A UK trial has been introduced to see if giving individuals various Covid vaccines for their first and 2nd dosages works in addition to the existing technique of using the very same type of vaccine twice.
The idea is to offer more versatility with vaccine rollout and assistance handle any prospective disturbance to supplies.
And researchers say it is possible the brand-new method might even offer better defense than providing the exact same jabs.
For those not participating in the trial, the present routine stays unchanged.
Authorities say anybody currently provided the Pfizer-BioNTech or Oxford-AstraZeneca vaccine as part of the UK’s approved immunisation programme will receive their second dosage of the same vaccine from the very same location over the anticipated 12-week interval.
However scientists have excellent reason to think the brand-new blending technique being trialled may show useful – some Ebola immunisation programs include blending various jabs to improve protection, for example.
The Com-Cov study, run by the National Immunisation Schedule Assessment Consortium, will involve more than 800 volunteers over the age of 50 in England.
Some will receive the Oxford-AstraZeneca jab followed by the Pfizer-BioNTech vaccine or vice versa – 4 or 12 weeks apart.
Other vaccines may be included as they are approved by regulators.
Scientists will keep track of volunteers for side-effects and keep a close eye on blood tests to see how well their immune systems respond.
And although the full study will continue for 13 months, the researchers are enthusiastic of being able to reveal some preliminary findings by this June.
The research study will also supply information on:
And researchers state these might inform the kind of vaccines some more youthful adults are offered as their second dosages – as the vaccination rolls out to these age groups later in the year.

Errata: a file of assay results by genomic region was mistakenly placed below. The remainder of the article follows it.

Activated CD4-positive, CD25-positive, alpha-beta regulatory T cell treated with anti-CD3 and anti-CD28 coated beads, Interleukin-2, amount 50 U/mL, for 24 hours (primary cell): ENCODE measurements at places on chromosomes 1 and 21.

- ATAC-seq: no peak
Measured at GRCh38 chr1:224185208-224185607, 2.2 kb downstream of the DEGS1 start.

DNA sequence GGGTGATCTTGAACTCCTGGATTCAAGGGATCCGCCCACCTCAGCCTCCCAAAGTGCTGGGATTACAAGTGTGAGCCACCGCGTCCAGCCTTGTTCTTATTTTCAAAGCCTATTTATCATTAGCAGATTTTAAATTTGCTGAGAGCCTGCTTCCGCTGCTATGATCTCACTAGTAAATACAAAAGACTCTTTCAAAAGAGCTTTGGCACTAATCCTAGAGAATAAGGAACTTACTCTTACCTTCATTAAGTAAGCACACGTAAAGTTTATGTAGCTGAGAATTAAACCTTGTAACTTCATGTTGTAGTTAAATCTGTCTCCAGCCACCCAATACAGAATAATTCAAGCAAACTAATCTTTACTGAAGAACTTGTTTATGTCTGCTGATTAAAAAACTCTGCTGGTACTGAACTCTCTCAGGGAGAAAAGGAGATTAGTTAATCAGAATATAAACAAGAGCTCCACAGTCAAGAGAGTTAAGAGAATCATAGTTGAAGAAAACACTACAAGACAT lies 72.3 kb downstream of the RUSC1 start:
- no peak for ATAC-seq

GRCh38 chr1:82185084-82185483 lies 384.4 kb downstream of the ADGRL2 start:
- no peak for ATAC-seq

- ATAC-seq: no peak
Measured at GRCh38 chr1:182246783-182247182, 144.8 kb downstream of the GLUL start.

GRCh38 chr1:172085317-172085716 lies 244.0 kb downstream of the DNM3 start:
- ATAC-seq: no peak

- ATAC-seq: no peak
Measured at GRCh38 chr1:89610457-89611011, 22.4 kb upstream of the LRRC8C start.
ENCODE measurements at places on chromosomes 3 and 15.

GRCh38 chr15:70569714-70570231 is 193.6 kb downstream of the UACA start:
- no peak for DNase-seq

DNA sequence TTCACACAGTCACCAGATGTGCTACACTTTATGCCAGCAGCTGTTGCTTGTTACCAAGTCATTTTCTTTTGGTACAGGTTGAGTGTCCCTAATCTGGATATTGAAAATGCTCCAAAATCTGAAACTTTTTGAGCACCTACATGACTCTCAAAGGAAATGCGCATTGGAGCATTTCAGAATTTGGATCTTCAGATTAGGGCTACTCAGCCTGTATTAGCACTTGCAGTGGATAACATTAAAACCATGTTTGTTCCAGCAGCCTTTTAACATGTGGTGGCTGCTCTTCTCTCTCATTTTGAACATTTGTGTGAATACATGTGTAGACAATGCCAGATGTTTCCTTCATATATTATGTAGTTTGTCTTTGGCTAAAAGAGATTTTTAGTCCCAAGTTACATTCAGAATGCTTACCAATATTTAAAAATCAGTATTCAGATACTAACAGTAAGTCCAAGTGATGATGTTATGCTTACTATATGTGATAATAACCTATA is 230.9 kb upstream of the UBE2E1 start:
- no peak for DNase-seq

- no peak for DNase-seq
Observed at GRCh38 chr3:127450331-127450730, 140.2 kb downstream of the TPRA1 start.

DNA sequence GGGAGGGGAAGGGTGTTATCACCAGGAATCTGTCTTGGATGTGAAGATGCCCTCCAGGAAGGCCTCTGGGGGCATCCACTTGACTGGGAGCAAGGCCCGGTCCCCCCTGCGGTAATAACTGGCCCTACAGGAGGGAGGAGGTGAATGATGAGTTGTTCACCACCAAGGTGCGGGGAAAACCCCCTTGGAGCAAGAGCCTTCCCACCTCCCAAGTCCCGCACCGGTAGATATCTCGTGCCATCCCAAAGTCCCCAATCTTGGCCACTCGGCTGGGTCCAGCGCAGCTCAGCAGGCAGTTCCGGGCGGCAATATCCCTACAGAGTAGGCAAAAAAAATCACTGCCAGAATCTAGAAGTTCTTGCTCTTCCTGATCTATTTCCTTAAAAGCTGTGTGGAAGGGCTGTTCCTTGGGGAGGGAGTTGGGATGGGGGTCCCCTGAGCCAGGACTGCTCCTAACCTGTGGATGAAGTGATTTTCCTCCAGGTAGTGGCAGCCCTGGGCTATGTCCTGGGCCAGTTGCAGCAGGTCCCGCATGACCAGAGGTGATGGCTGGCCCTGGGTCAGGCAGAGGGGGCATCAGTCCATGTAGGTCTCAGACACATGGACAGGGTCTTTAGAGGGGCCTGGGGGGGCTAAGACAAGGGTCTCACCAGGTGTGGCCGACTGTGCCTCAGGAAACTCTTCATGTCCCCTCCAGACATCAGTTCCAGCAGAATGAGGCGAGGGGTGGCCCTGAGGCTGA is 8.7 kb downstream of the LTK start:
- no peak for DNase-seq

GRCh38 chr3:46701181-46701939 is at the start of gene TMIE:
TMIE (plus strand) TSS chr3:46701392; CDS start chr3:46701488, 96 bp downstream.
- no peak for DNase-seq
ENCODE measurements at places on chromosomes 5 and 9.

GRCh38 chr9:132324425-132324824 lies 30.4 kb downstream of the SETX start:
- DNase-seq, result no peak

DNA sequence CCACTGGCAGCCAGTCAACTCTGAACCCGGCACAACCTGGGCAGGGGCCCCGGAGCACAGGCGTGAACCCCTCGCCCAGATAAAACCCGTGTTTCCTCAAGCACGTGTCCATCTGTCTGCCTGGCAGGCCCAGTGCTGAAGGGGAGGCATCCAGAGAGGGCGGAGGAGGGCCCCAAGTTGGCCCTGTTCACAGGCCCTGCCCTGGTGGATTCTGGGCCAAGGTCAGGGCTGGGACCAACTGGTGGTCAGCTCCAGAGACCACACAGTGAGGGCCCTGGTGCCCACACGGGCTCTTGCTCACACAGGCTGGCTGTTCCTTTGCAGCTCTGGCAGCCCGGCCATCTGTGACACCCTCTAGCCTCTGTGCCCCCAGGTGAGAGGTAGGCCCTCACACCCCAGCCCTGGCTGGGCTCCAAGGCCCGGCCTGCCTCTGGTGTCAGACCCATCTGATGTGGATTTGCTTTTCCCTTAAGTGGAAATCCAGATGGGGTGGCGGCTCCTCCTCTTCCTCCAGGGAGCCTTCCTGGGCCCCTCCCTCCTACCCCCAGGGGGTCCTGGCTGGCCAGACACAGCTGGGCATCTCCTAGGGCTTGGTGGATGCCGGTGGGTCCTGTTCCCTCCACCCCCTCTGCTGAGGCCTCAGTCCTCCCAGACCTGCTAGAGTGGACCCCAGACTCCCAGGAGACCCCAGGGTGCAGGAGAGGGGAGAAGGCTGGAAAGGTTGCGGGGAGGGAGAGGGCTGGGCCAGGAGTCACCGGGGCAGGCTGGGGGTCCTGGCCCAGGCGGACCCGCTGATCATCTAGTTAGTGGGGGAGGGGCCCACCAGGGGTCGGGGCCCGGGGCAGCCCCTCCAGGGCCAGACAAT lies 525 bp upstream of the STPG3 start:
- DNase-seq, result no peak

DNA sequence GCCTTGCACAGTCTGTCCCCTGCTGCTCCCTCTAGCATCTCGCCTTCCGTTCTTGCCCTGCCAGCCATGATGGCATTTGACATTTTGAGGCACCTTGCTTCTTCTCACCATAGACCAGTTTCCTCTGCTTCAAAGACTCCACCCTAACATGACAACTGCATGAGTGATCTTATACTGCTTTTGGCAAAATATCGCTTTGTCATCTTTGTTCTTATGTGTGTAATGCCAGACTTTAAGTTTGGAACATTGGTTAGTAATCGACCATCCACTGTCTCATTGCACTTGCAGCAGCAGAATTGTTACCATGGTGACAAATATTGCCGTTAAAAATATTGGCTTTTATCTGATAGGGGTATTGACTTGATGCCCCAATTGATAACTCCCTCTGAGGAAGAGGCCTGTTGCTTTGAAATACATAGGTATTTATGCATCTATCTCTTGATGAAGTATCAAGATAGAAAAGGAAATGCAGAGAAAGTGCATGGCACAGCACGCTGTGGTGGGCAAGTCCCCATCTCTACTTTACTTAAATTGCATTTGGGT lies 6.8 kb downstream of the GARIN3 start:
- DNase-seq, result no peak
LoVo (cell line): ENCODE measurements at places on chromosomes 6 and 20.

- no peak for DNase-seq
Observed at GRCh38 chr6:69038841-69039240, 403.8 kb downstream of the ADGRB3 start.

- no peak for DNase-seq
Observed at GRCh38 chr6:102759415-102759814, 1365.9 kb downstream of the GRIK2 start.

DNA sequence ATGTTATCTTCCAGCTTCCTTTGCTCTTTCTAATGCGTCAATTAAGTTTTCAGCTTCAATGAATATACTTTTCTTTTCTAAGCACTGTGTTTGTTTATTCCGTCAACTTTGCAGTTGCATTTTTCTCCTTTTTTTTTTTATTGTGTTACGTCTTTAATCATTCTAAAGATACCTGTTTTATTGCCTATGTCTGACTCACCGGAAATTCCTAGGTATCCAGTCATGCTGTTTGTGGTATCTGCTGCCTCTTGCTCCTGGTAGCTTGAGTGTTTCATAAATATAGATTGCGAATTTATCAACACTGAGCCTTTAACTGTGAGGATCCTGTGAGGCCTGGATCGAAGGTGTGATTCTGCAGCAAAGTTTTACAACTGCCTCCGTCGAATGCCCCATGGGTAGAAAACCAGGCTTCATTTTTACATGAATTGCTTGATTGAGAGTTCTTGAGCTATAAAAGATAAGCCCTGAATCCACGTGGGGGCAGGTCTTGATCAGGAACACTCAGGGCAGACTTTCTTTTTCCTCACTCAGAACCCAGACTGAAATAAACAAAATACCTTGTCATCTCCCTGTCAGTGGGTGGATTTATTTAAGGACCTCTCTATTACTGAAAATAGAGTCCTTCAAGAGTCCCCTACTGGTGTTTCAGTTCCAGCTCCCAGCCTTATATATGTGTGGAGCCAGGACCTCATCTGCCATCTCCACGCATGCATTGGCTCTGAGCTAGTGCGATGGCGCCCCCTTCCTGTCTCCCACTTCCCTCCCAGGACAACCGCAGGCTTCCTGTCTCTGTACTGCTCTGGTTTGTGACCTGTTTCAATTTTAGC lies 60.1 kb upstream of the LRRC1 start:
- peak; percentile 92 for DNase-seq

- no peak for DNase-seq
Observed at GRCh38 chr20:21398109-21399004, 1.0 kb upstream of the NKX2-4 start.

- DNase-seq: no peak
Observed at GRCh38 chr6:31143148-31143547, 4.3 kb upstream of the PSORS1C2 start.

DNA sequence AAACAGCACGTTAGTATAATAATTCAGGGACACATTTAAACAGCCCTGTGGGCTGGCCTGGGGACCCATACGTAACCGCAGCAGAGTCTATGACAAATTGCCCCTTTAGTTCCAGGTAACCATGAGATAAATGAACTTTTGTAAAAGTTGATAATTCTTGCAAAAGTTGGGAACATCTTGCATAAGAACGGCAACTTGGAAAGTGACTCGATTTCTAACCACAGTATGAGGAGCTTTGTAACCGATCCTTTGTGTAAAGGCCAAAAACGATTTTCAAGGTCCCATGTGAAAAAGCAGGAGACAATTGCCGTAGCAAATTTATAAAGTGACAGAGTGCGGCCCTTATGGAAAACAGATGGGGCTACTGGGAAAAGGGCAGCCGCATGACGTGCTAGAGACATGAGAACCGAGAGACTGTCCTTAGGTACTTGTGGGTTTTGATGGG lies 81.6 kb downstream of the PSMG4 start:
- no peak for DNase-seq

Prof Jonathan Van-Tam, England’s deputy chief medical officer, stated: “Offered the inevitable difficulties of immunising great deals of the population against Covid-19 and prospective worldwide supply restrictions, there are definite advantages to having information that could support a more flexible immunisation programme, if needed and if authorized by the medicines regulator.
” It is likewise even possible that by combining vaccines, the immune response might be boosted giving even greater antibody levels that last longer.
” Unless this is assessed in a medical trial, we just won’t know.”
Any modifications to the UK’s present method would require approval from the Joint Committee on Vaccination and Immunisation.
The chief investigator, Prof Matthew Snape from the University of Oxford, said the “greatly exciting research study” would provide info crucial to the rollout of vaccines in the UK and globally.
“We get in touch with those aged 50 years and above who have not yet gotten a Covid-19 vaccine to visit our website to learn more about the research study and see if there is a research study website near them,” he said.
The research study will be recruiting for the next two to three weeks and involve sites in: